This YA Contemporary Fantasy busts a couple of tropes and contributes to a couple of others.
While most 17-year-old American girls would refuse to let their parents marry them off to a stranger, Robyn Mason dreams of the mysterious McKale in Ireland, wondering how he'll look and imagining his Irish accent. Prearranged bindings are common for magical families like her own. However, when she travels to the whimsical Emerald Isle, she discovers that there's more to her betrothal and McKale's clan than she'd been led to believe. What starts as an obligatory pairing between Robyn and McKale morphs over time into something they both need. But one giant obstacle stands in the way of their budding romance: a seductive and deadly Fae princess accustomed to getting what she wants - and what she wants is McKale as her plaything. Love, desire, and jealousies collide as Robyn's family and McKale's clan must work together to outsmart the powerful Faeries and preserve the only hope left for their ancient bloodlines.
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Source: I borrowed this book from the library via Overdrive, and am planning to purchase it soon.
See Me by Wendy Higgins, read by Chris Dukehart, pub by Tantor Audio (2014) / Length: 8hrs 21min
This book is standalone. There may or may not ever be a sequel featuring her younger sister.
Lately my biggest bookish pet peeve has been parents etc. who keep really life changing (and even life threatening) secrets from their children. I'm also a bit tired of kids who have been told things but refuse to believe/prepare. So this book gets kudos for going in a completely different direction. Add in the fact that her parents have a bigger role in the book than many YA parents manage and I'm sold.
Although Robyn's parents haven't told her everything, which does cause some drama, they have done their best to prepare her for her faerie mandated wedding and to make her see it as something special rather than something awful. (I do think that they should have been able to make arrangements for them to meet at least once before the time came, Ireland isn't the moon after all.) And she has accepted it, and is excited as well as understandably nervous.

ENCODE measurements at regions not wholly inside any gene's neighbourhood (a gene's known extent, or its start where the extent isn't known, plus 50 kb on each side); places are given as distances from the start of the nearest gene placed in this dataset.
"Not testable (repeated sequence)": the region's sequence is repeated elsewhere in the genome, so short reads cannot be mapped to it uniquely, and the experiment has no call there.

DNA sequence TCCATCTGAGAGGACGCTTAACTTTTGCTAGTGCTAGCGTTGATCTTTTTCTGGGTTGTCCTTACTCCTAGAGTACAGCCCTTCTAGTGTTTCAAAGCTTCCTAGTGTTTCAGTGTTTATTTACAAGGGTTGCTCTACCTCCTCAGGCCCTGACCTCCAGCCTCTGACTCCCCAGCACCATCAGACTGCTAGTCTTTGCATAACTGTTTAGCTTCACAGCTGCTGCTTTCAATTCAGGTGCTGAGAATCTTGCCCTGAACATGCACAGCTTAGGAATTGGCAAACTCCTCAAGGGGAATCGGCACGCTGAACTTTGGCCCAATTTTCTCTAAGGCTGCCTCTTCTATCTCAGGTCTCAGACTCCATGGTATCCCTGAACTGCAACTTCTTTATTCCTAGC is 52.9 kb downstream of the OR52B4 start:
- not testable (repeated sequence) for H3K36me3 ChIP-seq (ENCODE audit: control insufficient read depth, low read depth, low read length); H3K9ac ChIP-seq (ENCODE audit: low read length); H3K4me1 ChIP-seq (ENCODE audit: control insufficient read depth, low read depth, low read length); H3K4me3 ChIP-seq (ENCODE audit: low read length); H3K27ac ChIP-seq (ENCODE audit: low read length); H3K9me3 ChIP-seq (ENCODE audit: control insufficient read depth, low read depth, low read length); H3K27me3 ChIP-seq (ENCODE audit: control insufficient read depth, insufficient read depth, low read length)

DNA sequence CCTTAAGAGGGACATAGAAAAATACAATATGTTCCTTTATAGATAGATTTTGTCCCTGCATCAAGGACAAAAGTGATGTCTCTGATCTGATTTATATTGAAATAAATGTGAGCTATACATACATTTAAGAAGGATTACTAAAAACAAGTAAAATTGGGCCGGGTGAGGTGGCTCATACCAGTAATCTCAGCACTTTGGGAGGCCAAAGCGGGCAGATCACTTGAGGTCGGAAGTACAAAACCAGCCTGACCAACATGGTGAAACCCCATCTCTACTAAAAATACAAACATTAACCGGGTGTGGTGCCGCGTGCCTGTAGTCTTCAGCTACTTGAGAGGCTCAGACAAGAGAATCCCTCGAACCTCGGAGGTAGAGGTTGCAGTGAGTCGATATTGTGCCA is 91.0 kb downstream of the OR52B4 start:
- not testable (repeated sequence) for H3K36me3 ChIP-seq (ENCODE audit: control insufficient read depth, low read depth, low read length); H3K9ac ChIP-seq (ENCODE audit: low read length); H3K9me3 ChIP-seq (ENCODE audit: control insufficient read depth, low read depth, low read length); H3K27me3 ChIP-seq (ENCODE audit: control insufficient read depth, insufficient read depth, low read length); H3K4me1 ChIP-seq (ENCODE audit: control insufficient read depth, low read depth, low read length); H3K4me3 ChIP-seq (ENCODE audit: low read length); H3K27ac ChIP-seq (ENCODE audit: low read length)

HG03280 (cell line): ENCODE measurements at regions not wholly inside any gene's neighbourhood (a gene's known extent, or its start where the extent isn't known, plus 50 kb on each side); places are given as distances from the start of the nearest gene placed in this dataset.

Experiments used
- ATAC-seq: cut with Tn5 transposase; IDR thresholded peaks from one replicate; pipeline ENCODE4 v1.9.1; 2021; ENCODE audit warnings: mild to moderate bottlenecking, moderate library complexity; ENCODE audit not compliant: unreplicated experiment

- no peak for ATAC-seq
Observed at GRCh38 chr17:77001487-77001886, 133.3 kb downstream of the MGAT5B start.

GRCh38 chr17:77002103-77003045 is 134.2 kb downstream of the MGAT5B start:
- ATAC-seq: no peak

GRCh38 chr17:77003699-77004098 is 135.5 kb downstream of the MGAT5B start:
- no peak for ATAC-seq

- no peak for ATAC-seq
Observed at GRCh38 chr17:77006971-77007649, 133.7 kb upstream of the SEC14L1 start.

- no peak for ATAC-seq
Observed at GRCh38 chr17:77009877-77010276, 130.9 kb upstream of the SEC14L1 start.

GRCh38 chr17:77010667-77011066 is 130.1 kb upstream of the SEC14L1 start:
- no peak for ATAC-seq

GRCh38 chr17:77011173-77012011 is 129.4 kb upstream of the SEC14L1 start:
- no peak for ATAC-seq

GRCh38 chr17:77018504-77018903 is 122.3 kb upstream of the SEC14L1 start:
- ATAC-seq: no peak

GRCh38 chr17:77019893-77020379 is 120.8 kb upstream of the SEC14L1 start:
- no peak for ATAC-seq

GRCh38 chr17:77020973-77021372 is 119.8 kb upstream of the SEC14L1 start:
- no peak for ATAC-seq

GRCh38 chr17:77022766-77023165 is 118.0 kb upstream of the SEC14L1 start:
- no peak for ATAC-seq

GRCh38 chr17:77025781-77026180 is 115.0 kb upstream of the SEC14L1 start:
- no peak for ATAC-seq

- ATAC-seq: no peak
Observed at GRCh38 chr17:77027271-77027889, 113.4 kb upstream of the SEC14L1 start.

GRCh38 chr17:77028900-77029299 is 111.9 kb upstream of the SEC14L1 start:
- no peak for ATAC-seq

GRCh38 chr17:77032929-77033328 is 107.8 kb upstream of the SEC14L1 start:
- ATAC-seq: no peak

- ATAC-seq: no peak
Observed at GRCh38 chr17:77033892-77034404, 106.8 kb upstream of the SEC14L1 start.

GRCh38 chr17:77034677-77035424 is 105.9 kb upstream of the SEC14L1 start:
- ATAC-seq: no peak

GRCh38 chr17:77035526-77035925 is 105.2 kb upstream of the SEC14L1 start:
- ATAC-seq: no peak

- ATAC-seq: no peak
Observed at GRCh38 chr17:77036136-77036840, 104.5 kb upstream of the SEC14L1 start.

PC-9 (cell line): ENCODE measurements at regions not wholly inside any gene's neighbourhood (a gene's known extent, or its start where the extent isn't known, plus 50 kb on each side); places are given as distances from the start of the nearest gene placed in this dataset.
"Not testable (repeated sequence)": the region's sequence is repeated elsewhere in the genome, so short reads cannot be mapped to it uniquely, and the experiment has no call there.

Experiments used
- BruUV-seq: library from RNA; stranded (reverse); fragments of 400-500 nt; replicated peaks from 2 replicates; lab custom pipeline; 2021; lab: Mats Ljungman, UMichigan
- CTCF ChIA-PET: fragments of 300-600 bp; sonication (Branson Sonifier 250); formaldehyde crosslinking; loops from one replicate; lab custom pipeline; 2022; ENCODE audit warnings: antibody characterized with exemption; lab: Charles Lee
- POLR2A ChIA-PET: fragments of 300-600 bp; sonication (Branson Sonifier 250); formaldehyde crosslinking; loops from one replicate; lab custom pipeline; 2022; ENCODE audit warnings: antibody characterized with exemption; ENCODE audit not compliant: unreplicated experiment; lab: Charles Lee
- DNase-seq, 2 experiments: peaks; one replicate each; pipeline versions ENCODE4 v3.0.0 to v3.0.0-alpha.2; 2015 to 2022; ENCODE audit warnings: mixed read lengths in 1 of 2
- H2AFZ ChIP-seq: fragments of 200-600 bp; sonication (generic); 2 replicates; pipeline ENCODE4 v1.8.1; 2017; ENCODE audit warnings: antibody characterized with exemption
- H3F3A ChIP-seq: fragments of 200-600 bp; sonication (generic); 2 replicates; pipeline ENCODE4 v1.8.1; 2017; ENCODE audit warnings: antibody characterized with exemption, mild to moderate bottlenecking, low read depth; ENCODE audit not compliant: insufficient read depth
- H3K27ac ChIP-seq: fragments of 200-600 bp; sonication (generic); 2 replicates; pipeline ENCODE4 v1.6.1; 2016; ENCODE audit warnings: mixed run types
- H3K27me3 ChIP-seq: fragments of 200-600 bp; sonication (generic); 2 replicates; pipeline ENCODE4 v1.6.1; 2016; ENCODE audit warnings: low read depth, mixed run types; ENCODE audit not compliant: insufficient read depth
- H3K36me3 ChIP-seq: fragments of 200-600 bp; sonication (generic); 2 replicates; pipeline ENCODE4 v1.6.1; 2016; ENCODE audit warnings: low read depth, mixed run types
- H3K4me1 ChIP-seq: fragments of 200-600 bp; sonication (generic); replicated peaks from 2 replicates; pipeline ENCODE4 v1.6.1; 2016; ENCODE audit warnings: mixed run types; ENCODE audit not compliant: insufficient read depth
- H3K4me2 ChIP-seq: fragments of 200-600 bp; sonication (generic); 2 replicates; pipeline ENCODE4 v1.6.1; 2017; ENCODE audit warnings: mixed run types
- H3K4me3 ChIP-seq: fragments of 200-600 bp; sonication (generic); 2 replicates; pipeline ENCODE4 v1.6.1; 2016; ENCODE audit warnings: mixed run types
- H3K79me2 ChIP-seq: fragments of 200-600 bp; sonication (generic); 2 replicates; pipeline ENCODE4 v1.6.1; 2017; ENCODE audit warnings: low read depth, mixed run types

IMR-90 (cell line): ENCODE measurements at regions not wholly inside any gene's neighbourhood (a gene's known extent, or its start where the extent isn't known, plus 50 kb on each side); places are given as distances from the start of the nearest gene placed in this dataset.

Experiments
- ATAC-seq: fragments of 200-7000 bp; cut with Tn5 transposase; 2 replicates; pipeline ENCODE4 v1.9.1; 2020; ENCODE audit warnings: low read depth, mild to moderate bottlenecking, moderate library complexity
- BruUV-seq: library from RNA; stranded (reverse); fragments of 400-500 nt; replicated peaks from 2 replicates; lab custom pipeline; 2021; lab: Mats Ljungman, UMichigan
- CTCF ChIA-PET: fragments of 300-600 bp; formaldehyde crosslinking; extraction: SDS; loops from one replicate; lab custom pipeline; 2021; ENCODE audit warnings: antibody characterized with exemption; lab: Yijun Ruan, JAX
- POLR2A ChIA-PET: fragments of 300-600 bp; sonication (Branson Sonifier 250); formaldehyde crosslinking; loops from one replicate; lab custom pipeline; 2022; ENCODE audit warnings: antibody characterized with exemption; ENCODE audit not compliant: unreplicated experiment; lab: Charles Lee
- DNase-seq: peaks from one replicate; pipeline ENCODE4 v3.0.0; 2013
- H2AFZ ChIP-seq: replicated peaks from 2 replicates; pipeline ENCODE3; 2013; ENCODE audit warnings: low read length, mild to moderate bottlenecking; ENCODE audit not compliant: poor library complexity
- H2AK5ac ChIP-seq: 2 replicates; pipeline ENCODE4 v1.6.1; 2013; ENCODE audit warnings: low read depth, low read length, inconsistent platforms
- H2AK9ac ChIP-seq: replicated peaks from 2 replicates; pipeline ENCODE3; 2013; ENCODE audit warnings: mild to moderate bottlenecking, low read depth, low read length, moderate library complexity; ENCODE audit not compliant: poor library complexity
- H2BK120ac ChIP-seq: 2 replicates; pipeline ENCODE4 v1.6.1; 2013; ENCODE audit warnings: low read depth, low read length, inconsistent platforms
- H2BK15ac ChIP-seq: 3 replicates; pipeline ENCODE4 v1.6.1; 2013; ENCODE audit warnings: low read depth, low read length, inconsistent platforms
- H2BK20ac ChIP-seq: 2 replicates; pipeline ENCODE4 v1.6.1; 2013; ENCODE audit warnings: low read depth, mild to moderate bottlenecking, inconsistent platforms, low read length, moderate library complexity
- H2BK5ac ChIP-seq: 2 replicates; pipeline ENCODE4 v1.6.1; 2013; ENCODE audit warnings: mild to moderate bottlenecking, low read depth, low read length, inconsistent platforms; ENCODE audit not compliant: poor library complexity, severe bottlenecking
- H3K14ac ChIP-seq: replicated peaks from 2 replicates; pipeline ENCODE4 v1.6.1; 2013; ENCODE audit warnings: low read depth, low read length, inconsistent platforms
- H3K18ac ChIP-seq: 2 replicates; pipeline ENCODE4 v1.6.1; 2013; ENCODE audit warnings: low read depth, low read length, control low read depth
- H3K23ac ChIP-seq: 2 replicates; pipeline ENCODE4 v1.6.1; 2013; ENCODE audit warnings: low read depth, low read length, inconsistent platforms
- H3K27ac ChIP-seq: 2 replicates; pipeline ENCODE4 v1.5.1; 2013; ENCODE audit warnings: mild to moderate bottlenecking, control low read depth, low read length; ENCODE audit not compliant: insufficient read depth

Please see below for a note about the subplot, which I really wish had been left out.
Robyn: She is a tomboy who prefers to hang with the boys, but isn't afraid to put on a skirt and some makeup when she's feeling feminine. For the most part she is very sensible but she does let her sister push her into things that might not be wise.
McKale: His family didn't do as well by him as hers. I really wish we would have gotten a bit more character development for him. We know he plays music and has been emotionally isolated by his differences, but I want to know more.
Robyn & McKale: The book takes place over the course of a summer, so I would have liked to see some more direct interaction. I loved the "dates" and the efforts she made to see that they truly got to know one another. I wasn't pleased that his response to the constant groping & pinching from his kin was amusement and tell her that that's just the way they are and she should get used to it.
This is a world where the capricious, and often cruel, faeries of legend are real. We also have versions of leprechauns and other similar peoples. There are humans from bloodlines with fae gifted magic, and they are required to serve and obey those fae.